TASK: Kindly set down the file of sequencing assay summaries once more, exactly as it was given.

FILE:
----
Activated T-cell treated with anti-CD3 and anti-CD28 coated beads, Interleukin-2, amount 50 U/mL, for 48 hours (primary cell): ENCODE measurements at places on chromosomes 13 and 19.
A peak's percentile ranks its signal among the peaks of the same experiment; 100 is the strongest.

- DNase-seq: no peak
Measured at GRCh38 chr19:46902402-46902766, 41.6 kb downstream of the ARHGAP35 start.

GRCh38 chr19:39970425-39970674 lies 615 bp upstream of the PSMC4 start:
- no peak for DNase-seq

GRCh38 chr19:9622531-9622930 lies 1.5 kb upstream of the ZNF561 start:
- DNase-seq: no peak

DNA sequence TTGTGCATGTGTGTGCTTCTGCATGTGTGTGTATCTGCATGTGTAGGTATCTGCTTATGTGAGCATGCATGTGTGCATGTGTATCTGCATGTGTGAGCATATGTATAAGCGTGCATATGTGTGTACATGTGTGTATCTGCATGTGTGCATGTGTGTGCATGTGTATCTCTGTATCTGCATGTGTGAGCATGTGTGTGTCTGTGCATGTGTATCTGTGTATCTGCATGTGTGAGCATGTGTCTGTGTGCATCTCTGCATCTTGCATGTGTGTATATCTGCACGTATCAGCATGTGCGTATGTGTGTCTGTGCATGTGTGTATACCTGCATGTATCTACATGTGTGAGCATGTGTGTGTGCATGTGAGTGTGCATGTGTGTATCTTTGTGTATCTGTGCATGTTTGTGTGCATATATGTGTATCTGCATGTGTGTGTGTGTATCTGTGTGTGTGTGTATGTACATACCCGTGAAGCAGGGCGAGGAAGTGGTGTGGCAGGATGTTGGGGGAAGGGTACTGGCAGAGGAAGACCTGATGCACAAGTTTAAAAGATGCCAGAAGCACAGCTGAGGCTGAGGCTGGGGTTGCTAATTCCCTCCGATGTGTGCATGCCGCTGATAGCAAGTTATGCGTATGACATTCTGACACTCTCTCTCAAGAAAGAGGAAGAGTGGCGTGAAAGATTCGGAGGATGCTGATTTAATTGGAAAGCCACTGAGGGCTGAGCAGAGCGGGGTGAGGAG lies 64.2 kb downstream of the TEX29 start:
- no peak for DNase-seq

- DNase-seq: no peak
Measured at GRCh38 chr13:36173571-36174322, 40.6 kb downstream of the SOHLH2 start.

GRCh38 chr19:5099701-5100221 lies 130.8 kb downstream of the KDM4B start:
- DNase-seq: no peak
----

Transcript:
Activated T-cell treated with anti-CD3 and anti-CD28 coated beads, Interleukin-2, amount 50 U/mL, for 48 hours (primary cell): ENCODE measurements at places on chromosomes 13 and 19.
A peak's percentile ranks its signal among the peaks of the same experiment; 100 is the strongest.

- DNase-seq: no peak
Measured at GRCh38 chr19:46902402-46902766, 41.6 kb downstream of the ARHGAP35 start.

GRCh38 chr19:39970425-39970674 lies 615 bp upstream of the PSMC4 start:
- no peak for DNase-seq

GRCh38 chr19:9622531-9622930 lies 1.5 kb upstream of the ZNF561 start:
- DNase-seq: no peak

DNA sequence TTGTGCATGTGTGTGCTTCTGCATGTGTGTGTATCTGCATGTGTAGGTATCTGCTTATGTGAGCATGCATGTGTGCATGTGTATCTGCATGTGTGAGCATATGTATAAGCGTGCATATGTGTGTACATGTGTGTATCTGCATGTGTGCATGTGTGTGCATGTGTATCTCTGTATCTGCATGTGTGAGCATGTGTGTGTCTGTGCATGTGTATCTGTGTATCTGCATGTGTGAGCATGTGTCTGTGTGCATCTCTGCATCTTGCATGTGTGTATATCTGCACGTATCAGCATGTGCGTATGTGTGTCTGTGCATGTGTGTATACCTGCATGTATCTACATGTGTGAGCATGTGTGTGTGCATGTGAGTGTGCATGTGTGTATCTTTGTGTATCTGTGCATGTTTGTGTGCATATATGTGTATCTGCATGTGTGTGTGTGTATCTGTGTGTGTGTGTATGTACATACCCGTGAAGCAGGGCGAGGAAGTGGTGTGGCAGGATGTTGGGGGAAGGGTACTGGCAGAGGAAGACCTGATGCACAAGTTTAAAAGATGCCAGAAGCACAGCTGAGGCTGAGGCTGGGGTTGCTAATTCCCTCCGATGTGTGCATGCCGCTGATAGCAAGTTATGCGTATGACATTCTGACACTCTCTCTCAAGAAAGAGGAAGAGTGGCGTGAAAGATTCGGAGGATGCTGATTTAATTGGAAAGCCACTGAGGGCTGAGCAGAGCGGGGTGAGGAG lies 64.2 kb downstream of the TEX29 start:
- no peak for DNase-seq

- DNase-seq: no peak
Measured at GRCh38 chr13:36173571-36174322, 40.6 kb downstream of the SOHLH2 start.

GRCh38 chr19:5099701-5100221 lies 130.8 kb downstream of the KDM4B start:
- DNase-seq: no peak